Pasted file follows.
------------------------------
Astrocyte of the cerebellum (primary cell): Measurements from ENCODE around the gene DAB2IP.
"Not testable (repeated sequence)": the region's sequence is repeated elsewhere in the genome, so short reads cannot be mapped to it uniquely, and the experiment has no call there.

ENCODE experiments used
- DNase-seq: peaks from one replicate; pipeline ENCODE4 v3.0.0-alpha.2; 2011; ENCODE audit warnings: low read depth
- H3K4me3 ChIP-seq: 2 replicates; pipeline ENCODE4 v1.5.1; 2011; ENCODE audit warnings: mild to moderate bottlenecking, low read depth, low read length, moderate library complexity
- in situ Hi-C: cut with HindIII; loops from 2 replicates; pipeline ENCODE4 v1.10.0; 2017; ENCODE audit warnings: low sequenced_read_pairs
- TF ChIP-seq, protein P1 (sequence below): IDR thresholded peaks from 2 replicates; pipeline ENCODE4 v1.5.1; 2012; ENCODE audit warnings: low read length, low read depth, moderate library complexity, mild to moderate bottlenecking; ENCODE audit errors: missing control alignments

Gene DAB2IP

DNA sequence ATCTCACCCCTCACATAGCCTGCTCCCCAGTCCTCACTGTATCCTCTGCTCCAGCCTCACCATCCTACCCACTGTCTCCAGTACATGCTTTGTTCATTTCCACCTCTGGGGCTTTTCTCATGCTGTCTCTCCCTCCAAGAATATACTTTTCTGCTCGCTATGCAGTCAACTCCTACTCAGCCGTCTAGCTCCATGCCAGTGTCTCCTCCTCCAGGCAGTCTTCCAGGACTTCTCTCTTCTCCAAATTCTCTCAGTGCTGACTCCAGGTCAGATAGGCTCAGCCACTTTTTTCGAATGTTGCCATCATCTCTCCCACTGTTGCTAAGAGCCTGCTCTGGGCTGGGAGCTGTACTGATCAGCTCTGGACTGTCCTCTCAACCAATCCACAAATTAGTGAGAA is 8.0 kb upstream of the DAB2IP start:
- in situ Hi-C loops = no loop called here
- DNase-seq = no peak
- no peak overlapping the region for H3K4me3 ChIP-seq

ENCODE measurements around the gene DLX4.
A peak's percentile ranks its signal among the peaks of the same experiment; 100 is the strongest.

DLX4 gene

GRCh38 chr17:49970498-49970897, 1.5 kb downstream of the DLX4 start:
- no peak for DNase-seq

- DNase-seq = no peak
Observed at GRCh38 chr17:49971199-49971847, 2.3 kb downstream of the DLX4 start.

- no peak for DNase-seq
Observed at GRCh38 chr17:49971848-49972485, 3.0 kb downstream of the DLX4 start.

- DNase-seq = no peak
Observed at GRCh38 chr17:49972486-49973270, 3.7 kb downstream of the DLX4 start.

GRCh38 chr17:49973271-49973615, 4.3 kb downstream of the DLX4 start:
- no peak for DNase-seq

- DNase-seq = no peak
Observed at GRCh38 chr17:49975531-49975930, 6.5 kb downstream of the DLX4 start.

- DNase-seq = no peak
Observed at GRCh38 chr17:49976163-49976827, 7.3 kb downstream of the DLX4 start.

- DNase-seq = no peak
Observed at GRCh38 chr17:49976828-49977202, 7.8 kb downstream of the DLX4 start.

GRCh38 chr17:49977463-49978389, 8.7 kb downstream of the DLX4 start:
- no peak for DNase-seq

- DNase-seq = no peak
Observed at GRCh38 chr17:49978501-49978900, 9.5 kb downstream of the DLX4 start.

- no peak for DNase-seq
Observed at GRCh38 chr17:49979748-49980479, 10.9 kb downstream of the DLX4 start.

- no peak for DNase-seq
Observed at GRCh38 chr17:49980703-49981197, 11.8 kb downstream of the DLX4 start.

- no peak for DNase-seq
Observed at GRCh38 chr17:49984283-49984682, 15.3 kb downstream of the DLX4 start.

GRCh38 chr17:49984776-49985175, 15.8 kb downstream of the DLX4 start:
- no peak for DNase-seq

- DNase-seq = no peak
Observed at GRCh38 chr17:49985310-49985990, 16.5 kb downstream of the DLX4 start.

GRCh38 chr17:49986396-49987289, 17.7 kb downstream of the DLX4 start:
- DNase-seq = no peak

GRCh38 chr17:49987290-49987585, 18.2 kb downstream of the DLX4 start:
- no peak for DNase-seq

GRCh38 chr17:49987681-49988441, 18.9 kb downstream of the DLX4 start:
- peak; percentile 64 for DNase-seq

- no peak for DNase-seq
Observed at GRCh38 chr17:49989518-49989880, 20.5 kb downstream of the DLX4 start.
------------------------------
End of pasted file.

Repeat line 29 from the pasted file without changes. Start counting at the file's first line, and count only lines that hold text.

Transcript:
Observed at GRCh38 chr17:49976163-49976827, 7.3 kb downstream of the DLX4 start.